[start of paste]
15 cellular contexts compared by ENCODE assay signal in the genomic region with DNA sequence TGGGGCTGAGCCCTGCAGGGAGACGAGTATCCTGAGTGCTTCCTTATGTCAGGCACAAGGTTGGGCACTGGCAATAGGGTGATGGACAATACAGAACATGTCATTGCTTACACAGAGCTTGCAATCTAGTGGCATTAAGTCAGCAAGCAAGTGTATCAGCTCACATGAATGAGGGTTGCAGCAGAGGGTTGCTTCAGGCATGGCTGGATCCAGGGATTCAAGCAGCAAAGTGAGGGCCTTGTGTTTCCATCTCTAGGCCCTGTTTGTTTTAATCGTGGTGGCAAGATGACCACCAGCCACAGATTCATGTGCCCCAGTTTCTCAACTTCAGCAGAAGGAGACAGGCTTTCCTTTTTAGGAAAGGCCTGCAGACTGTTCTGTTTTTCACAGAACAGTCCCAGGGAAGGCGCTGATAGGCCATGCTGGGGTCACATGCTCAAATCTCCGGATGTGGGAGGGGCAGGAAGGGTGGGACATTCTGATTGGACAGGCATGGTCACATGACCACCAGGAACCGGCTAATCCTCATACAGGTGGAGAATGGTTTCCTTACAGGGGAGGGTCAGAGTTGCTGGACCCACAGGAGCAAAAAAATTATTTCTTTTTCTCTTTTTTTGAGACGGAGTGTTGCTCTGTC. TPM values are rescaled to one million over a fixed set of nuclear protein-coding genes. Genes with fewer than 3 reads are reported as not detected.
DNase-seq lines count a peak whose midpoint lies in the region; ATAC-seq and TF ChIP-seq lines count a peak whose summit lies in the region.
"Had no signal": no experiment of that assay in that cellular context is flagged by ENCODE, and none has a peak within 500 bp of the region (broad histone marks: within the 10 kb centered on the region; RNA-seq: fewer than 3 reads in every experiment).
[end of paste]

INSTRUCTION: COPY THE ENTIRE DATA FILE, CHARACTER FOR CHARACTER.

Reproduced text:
15 cellular contexts compared by ENCODE assay signal in the genomic region with DNA sequence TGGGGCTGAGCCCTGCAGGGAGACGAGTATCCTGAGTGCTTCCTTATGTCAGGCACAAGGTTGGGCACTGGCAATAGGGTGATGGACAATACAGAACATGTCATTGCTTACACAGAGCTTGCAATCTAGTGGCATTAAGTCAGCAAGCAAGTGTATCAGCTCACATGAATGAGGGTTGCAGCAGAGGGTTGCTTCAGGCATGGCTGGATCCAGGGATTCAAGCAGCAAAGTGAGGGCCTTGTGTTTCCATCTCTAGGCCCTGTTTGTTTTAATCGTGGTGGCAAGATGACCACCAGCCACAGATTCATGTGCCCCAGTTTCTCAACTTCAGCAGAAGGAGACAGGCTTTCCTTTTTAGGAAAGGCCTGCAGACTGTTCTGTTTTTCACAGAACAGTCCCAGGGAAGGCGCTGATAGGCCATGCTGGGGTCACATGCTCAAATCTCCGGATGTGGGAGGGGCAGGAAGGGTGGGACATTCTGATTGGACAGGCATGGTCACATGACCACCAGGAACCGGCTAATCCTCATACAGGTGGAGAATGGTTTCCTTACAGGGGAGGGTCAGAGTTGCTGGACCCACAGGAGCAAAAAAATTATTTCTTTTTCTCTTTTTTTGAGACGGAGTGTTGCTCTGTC. TPM values are rescaled to one million over a fixed set of nuclear protein-coding genes. Genes with fewer than 3 reads are reported as not detected.
DNase-seq lines count a peak whose midpoint lies in the region; ATAC-seq and TF ChIP-seq lines count a peak whose summit lies in the region.
"Had no signal": no experiment of that assay in that cellular context is flagged by ENCODE, and none has a peak within 500 bp of the region (broad histone marks: within the 10 kb centered on the region; RNA-seq: fewer than 3 reads in every experiment).